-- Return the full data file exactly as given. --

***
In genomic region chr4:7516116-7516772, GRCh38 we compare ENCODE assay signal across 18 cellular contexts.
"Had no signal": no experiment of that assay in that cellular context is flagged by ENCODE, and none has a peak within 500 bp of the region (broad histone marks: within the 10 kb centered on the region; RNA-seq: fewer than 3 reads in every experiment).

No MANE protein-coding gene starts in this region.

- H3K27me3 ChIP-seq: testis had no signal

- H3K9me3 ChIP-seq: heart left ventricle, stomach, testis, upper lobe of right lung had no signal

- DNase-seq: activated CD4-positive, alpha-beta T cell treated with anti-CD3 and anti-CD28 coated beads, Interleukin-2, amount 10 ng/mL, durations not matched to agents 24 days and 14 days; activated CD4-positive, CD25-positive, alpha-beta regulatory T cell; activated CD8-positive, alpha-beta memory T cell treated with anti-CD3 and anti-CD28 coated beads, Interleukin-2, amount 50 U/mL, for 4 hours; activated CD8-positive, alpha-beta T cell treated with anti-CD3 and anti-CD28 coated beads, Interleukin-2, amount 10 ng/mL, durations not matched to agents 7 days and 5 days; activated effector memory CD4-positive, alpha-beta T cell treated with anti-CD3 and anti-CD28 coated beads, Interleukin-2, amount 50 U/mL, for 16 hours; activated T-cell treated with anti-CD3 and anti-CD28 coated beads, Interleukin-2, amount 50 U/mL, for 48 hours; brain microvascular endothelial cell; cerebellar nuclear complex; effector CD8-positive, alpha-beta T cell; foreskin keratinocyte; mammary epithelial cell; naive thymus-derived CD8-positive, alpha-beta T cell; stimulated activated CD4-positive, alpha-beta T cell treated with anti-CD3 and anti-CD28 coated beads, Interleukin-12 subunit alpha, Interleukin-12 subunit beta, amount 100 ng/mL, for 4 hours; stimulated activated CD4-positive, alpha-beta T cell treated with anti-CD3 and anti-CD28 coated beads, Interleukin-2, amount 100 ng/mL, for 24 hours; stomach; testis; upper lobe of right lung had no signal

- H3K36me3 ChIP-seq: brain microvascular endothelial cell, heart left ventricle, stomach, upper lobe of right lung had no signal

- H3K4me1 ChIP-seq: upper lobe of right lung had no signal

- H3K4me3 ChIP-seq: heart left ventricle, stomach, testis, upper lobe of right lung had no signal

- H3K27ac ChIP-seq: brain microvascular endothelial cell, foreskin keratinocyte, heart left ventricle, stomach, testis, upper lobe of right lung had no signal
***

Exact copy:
In genomic region chr4:7516116-7516772, GRCh38 we compare ENCODE assay signal across 18 cellular contexts.
"Had no signal": no experiment of that assay in that cellular context is flagged by ENCODE, and none has a peak within 500 bp of the region (broad histone marks: within the 10 kb centered on the region; RNA-seq: fewer than 3 reads in every experiment).

No MANE protein-coding gene starts in this region.

- H3K27me3 ChIP-seq: testis had no signal

- H3K9me3 ChIP-seq: heart left ventricle, stomach, testis, upper lobe of right lung had no signal

- DNase-seq: activated CD4-positive, alpha-beta T cell treated with anti-CD3 and anti-CD28 coated beads, Interleukin-2, amount 10 ng/mL, durations not matched to agents 24 days and 14 days; activated CD4-positive, CD25-positive, alpha-beta regulatory T cell; activated CD8-positive, alpha-beta memory T cell treated with anti-CD3 and anti-CD28 coated beads, Interleukin-2, amount 50 U/mL, for 4 hours; activated CD8-positive, alpha-beta T cell treated with anti-CD3 and anti-CD28 coated beads, Interleukin-2, amount 10 ng/mL, durations not matched to agents 7 days and 5 days; activated effector memory CD4-positive, alpha-beta T cell treated with anti-CD3 and anti-CD28 coated beads, Interleukin-2, amount 50 U/mL, for 16 hours; activated T-cell treated with anti-CD3 and anti-CD28 coated beads, Interleukin-2, amount 50 U/mL, for 48 hours; brain microvascular endothelial cell; cerebellar nuclear complex; effector CD8-positive, alpha-beta T cell; foreskin keratinocyte; mammary epithelial cell; naive thymus-derived CD8-positive, alpha-beta T cell; stimulated activated CD4-positive, alpha-beta T cell treated with anti-CD3 and anti-CD28 coated beads, Interleukin-12 subunit alpha, Interleukin-12 subunit beta, amount 100 ng/mL, for 4 hours; stimulated activated CD4-positive, alpha-beta T cell treated with anti-CD3 and anti-CD28 coated beads, Interleukin-2, amount 100 ng/mL, for 24 hours; stomach; testis; upper lobe of right lung had no signal

- H3K36me3 ChIP-seq: brain microvascular endothelial cell, heart left ventricle, stomach, upper lobe of right lung had no signal

- H3K4me1 ChIP-seq: upper lobe of right lung had no signal

- H3K4me3 ChIP-seq: heart left ventricle, stomach, testis, upper lobe of right lung had no signal

- H3K27ac ChIP-seq: brain microvascular endothelial cell, foreskin keratinocyte, heart left ventricle, stomach, testis, upper lobe of right lung had no signal